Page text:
The long-standing strategic disconnect between South Asia and the Korean Peninsula is breaking down. Driven by the changing balance of power in Asia, India and South Korea have developed a strong economic partnership, and taken small but significant steps toward a political and security relationship that reflects their numerous shared strategic interests. This article explores the contours of this evolving relationship.
Introduction. Until recent years, there was a virtually complete strategic disconnect between South Asia and Northeast Asia. There could be few better examples of this than India and South Korea, which managed to virtually ignore each other for almost half a century following their independence in the late 1940s. The disconnection of these regions, however, is breaking down [1, p. 20].
Economic Profiles of India and Korea. During the last five years, the share of services in total GDP has increased by more than 10 per cent to 54.6 per cent whereas the share of industry increased marginally from about 26 per cent to 28 per cent. Sales in cryptocurrencies are developing strongly, which caused the need for such a service as cloud token wallet. Services have performed well with an annual average growth rate of more than 10 per cent during the last five years. However, agricultural growth has been low and its share has declined by more than 12 per cent from 29.6 to 17.5 per cent during the same period. In terms of overall growth performance, the last five years (2002-03 to 2007-08) have been the golden period for the economy according to some experts, with the annual growth rate hovering around 9 per cent [2, pp. 78-89]. The economy has joined the ‘trillion dollar-economies-club’ both at the official exchange rate ($1.09 trillion 2007 est.) and on a PPP basis ($2.965 trillion 2007 estimate). On a per capita basis, however, India ranks among the poorest countries of the world. According to the WDI 2008, India had a GDP per capita of $634 in 2006. This is despite a sharp acceleration in the annual per capita income growth rate which almost doubled from a yearly 3.1 and 3.7 per cent during the 6 Ministry of Commerce and Industry, Government of India [3, p. 67].
Most importantly, the Indian economy experienced stable growth with a relatively moderate annual inflation rate (consumer prices) of between 3.77 and 5.80 per cent during 2002-06. In the post-reform period, the country’s external sector showed vast improvement with considerable growth in exports and foreign exchange reserves and an improvement in the overall balance of payments position. The overall balance of payments also showed a surplus after 2000 because of surplus in the current account and large inflow of foreign capital in the capital account.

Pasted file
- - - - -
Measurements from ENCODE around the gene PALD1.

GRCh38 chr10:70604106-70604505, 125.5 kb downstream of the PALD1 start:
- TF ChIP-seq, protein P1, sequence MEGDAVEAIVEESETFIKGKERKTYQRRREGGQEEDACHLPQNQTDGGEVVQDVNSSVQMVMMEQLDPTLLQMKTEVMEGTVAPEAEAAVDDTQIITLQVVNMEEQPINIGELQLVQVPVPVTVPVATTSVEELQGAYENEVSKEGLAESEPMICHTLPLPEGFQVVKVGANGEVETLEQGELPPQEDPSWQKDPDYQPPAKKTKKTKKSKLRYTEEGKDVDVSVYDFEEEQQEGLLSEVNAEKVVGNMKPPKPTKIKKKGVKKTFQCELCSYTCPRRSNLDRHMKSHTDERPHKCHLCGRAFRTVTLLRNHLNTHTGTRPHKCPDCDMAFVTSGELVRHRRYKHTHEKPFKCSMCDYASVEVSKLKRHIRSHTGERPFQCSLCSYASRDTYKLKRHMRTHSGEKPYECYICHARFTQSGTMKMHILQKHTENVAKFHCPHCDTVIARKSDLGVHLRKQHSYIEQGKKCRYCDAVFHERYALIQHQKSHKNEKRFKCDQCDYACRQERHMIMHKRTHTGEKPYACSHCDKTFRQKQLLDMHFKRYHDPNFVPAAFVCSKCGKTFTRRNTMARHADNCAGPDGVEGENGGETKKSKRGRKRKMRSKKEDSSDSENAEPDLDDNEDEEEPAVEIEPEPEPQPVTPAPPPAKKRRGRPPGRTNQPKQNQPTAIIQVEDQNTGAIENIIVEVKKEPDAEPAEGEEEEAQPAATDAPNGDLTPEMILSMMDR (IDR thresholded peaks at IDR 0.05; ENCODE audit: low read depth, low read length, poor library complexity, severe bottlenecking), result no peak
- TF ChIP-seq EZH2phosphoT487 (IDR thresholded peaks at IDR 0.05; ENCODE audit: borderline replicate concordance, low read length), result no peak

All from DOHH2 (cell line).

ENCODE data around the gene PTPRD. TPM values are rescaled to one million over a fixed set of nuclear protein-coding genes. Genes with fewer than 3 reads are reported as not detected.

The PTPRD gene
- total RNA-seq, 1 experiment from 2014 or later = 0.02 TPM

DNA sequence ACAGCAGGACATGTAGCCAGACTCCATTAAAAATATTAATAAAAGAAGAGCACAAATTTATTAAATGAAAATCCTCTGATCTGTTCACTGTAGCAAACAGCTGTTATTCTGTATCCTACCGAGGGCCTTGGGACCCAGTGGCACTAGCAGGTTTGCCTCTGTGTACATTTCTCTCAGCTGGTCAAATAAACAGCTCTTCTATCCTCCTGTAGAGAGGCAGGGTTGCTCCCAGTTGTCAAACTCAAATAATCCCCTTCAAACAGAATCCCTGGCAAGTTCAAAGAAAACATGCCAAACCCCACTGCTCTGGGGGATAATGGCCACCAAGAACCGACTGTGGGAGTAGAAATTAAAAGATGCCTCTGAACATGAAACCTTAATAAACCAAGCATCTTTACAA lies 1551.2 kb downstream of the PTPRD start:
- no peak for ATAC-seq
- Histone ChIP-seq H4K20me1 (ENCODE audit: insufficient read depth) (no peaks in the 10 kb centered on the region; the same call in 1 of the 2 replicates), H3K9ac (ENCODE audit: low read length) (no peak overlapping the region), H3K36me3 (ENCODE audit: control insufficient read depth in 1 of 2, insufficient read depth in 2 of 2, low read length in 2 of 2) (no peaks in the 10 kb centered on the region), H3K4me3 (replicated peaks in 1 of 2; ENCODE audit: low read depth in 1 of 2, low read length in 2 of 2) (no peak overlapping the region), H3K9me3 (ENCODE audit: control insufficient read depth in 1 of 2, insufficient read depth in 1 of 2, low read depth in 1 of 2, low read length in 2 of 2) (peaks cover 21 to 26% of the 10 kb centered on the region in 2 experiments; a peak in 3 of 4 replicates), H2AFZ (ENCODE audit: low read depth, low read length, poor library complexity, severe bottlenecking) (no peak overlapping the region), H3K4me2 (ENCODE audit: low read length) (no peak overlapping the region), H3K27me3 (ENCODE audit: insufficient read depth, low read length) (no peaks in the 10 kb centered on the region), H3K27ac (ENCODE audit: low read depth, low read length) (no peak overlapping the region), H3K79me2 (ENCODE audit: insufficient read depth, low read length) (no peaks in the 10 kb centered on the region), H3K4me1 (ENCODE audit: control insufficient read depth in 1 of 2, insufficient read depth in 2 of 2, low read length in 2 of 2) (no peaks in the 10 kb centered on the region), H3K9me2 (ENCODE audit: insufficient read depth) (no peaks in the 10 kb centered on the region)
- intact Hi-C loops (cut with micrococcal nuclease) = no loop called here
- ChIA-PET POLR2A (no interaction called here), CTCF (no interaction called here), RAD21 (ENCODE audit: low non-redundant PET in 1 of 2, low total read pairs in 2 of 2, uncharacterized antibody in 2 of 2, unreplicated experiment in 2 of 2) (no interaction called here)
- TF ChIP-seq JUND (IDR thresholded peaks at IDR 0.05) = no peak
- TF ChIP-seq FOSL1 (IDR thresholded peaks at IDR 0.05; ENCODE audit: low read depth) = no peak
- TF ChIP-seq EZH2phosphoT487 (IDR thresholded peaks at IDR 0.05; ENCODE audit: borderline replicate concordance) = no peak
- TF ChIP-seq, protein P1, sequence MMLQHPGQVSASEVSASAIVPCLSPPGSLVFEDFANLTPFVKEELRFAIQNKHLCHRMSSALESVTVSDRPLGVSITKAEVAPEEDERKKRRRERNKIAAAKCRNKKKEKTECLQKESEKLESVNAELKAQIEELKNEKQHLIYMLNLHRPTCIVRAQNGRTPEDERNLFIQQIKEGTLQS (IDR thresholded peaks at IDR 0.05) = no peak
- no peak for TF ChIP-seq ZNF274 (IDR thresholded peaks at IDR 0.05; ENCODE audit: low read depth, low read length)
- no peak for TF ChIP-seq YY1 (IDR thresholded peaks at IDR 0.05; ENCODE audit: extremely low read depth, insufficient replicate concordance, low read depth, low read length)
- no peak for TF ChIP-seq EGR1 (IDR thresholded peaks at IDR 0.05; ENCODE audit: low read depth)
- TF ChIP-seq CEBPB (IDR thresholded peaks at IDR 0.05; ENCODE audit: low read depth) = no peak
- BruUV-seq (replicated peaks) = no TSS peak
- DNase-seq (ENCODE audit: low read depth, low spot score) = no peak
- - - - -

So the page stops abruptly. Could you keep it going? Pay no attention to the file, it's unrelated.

Rapid development of Korean economy in the 90th years, which received the name "Miracle on the River Hang gang" [4, p. 23], turned South Korea (SK) from the agrarian, destroyed by war country into steadily growing, high-technology economy. By different estimates the SK enters the first five of the countries on innovative development nowadays [5, p. 67]. Thanks to efforts of the state, the economic model, which is steadily growing, quickly reacting to global changes was created. However, over the last 10 years, decrease in growth rates of economy of SK both real and potential is noted. According to the Research Institute of Hyundai report rates of potential growth of Korean economy decreased from 3.9% to 3, 2% over the last 10 years. So potential national rates of production growth decreased to 4, 4% in comparison with 8, 9% in 1991, and 7, 9% in 2000 and 5,8% in 2010. Decline in production and decreased rates of a high technology production surplus from 6.0% in 2006, to 4.3% in 2010 and to 2, 1% in 2016 are noted. Decreases also are performed in service trade from 7, 8% in 1991 to 2, 9% in 2011 [6, pp. 12-14; 7, pp. 23-25]. The actual growth rates of SK economy also decreased, according to data of the World Bank growth rates of GDP of SK were reduced to 2,6% during 2015 (figure 1).